springgreen: (gaiden waiting)
[personal profile] springgreen
Spoilers: Nothing really
Disclaimer: Not mine!
Notes: For [livejournal.com profile] emungere, who requested "Five things Kenren has brought Tenpou from the lower world." I finally gave in and admitted that I was actually writing fic and not lists.

Also, I totally cheat and steal off my own fic. Um, I mean... it's a sequel! Yes!

ETA: fixed formatting


The first time Kenren visits the lower world, he brings back shunga and Saikaku for Tenpou because it's expected of him. He has a role to play, one that he usually enjoys, but his usual glee is dampened when he pictures Tenpou's response. Tenpou will simply look at the presents and calmly thank him without even raising an eyebrow in surprise or shock. The worst part is, Kenren knows Tenpou's doing it just to annoy him.

Just for fun, Kenren reads all of the Saikaku, at first to quote a line or two to Tenpou and get a reaction out of him. To his surprise, Kenren actually likes the book. To his even greater surprise, he has to buy two more copies after reading the story on the noble swapping of spit. He laughed so hard that he dropped the thing into his bowl of noodles. One copy is still for Tenpou, but the other is for him to keep.

The shunga is easy. He merely finds the most anatomically-impossible position and bookmarks it with a small poem he dashed off a few days ago.

He can't decide which is better: Tenpou stealing his copy of Saikaku after dropping his own in the bathtub (Kenren suspects it's for the same reason) or Tenpou quoting a line of his own poetry at him.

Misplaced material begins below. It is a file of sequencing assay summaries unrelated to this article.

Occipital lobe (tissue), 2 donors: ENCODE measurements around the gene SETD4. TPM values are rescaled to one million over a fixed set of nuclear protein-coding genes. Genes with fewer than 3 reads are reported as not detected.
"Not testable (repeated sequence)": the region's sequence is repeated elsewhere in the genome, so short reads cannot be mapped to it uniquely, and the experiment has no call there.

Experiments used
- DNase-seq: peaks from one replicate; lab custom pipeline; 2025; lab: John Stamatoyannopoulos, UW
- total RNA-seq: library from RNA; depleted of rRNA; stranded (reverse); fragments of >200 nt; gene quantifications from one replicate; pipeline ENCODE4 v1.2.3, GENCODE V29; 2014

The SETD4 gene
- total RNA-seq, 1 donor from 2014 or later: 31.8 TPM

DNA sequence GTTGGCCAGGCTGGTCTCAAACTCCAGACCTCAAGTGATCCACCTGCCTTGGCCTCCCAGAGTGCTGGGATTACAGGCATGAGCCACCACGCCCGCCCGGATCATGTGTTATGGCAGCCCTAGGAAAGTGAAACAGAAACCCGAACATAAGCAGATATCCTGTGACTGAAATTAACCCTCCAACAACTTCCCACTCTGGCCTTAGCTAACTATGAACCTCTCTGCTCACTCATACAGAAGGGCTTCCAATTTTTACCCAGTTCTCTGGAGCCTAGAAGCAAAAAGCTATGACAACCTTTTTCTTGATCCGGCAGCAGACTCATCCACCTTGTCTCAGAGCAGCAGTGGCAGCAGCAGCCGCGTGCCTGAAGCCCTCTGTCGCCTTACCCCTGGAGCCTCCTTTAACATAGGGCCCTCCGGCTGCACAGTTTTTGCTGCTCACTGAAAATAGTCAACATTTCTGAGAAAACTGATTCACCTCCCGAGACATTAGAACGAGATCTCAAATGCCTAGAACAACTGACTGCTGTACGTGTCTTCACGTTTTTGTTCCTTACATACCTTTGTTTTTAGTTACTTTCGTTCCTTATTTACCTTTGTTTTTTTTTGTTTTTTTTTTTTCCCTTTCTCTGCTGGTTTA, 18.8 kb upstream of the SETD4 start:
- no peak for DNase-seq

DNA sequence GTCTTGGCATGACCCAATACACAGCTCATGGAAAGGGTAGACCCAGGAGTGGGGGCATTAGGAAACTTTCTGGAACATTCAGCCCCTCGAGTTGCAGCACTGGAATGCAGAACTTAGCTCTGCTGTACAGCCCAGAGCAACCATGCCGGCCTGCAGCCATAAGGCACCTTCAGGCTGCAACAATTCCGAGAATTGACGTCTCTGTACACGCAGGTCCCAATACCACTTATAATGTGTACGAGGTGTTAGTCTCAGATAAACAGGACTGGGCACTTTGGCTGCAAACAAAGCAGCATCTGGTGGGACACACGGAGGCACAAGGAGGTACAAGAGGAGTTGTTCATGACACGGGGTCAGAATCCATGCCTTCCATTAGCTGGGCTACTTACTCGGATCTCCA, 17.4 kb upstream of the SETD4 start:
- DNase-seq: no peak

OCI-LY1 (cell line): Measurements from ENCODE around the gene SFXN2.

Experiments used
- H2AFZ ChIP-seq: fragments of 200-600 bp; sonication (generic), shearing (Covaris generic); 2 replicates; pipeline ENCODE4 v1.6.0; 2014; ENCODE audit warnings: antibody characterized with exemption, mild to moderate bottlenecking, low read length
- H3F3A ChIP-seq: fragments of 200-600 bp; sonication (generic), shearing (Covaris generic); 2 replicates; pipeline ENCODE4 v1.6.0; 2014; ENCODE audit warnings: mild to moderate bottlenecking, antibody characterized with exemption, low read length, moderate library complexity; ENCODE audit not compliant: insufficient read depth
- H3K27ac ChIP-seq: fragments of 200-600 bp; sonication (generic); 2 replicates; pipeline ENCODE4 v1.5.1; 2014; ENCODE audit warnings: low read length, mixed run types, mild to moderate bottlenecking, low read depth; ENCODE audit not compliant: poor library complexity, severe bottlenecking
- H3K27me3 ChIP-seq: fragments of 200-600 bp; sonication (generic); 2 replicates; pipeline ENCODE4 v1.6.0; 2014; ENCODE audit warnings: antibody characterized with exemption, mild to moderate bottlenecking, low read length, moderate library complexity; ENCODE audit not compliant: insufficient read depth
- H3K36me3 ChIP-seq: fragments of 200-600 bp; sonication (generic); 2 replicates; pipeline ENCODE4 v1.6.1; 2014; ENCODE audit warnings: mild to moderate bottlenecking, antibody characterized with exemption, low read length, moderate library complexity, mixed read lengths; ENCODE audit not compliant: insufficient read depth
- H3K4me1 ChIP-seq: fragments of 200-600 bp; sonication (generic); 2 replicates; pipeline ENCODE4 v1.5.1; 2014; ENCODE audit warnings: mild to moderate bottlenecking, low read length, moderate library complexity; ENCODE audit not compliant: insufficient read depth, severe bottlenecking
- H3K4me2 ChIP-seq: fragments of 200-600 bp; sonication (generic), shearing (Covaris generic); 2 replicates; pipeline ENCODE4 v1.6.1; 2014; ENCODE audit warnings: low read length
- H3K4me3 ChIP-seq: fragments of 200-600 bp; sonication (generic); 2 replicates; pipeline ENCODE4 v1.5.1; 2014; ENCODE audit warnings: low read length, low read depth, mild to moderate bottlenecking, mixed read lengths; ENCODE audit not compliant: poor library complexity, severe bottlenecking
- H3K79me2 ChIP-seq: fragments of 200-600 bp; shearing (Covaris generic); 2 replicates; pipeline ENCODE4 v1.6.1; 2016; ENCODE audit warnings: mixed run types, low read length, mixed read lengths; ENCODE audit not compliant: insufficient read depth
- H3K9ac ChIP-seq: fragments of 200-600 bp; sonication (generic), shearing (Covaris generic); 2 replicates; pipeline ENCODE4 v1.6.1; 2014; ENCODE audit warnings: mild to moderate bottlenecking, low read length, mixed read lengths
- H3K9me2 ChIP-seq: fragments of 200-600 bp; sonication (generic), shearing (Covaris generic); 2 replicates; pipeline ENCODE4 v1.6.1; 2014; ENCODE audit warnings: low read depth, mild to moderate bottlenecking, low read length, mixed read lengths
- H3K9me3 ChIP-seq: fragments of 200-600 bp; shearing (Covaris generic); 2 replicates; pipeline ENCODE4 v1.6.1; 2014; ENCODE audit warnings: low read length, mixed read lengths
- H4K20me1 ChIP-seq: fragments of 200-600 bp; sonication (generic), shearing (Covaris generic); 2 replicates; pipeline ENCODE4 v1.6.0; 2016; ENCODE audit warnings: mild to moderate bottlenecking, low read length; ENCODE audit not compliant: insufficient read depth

The second time Kenren visits the lower world, he surreptitiously watches a few very drunk youkai teens attempt to haul a street sign back home. Kenren has never been one to pass up trouble, and so, he stays up a few more nights to see what else may be considered fair game.

He catalogues two more street signs, four stop signs, a movie poster, and, most memorably, a plastic statue of a red-haired man eating a hamburger. Anticipating a trend in the theft of plastic statues, and therefore, the ability to blame his actions on other people, Kenren sneaks off with one under his arm.

More than a few people stare at him while he walks through the corridors to Tenpou's office, but no one quite dares stop him to ask what he's doing. Kenren will never understand Heaven; if he saw a man walking around with the statue of a rather portly, bespectacled man in a white suit under his arm, he would feel compelled to get the story, for a good laugh if nothing else.

After arranging his gift in Tenpou's office, Kenren walks off, whistling to himself. The greasy packet of fried chicken he leaves in the pocket of Tenpou's spare labcoat is merely a bonus.


The third time Kenren visits the lower world, he attempts to be traditional. He drops by Suzhou and Hangzhou to stroll through the gardens and admire West Lake, but he forgets that the lower world has seasons, unlike Heaven. It's too cold to spend much time outside, so he ambles into and out of the many shops selling embroidered silk products instead. While he's amused by the double-sided stitching, he quickly gets bored of the fluffy white cats and fat, glimmering carp stitched everywhere.

He finds himself a tea house and stays there for hours; though he applauds heartily for the tea house singers and the shamisen performances, he ends up savoring the excellent Longjing tea and the famed pork rump the most. The Longjing is cheaper and much more interesting than insipid tapestries, but Kenren regrets not being able to carry the pork rump with him.

He probably could, but he'd end up spilling pork fat over his uniform, and it wouldn't taste that wonderful in Heaven anyway.